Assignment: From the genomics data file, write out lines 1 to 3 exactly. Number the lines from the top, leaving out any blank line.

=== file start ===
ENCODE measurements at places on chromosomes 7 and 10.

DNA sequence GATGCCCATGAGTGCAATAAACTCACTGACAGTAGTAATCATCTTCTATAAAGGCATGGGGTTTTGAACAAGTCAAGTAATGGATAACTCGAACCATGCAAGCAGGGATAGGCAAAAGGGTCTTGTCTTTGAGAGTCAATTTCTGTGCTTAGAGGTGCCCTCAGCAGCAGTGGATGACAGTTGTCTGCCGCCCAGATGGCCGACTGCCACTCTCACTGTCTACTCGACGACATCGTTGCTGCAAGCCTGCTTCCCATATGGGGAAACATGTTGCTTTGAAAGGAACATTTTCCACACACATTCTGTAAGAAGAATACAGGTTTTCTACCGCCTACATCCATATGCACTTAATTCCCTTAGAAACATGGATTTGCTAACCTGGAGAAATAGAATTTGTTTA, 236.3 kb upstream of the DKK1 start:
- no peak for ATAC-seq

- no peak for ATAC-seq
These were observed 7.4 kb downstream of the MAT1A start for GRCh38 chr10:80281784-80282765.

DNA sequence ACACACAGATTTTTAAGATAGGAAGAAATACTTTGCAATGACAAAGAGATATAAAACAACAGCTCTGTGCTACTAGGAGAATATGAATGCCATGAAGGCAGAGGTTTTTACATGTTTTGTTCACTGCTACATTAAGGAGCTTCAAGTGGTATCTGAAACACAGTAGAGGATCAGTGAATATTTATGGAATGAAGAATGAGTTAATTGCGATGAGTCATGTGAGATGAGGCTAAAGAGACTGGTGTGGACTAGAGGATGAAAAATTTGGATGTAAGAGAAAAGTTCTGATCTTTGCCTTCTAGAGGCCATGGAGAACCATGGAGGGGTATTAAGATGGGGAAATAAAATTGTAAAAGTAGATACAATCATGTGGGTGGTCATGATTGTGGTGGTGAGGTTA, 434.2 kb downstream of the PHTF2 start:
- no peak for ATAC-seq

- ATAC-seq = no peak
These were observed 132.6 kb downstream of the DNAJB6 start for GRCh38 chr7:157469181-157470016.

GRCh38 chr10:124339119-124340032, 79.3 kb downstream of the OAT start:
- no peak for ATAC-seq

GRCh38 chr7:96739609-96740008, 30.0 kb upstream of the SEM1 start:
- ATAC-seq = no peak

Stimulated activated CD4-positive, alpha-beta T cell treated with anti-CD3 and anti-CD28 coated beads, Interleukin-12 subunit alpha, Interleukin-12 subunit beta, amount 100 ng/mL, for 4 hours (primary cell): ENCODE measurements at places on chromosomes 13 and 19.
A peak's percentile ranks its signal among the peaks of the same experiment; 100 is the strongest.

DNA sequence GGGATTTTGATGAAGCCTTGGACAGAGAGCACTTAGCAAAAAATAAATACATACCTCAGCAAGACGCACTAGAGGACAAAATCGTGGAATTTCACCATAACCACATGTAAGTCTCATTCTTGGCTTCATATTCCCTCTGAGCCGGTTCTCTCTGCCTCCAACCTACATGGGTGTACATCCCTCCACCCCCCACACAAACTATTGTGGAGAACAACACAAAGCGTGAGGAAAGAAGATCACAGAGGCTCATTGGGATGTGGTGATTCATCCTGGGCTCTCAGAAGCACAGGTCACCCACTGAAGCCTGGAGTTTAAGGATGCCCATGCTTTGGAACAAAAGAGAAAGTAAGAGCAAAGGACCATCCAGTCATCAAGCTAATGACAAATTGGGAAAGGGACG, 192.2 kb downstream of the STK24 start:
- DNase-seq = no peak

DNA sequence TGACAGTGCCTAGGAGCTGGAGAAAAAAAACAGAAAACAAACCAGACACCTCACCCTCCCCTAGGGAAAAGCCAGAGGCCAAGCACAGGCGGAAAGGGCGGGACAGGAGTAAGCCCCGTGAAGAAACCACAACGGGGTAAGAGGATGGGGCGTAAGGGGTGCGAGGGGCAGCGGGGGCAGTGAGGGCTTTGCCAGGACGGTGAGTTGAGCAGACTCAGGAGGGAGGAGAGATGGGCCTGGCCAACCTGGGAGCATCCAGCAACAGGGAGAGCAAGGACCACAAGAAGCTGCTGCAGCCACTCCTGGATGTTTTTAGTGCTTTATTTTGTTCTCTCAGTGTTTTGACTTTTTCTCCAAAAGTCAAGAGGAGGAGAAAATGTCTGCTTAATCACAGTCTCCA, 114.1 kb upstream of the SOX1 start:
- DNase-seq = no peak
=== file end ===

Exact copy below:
ENCODE measurements at places on chromosomes 7 and 10.

DNA sequence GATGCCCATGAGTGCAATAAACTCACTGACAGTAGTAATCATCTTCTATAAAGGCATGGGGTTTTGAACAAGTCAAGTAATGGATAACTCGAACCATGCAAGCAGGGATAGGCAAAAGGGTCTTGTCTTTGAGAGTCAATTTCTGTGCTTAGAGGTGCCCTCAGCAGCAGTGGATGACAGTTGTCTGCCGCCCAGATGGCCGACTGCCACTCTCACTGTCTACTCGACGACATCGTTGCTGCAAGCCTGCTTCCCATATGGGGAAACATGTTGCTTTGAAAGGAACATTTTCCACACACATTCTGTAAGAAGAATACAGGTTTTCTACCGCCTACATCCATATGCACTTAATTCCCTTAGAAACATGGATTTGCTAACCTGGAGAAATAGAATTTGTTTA, 236.3 kb upstream of the DKK1 start:
- no peak for ATAC-seq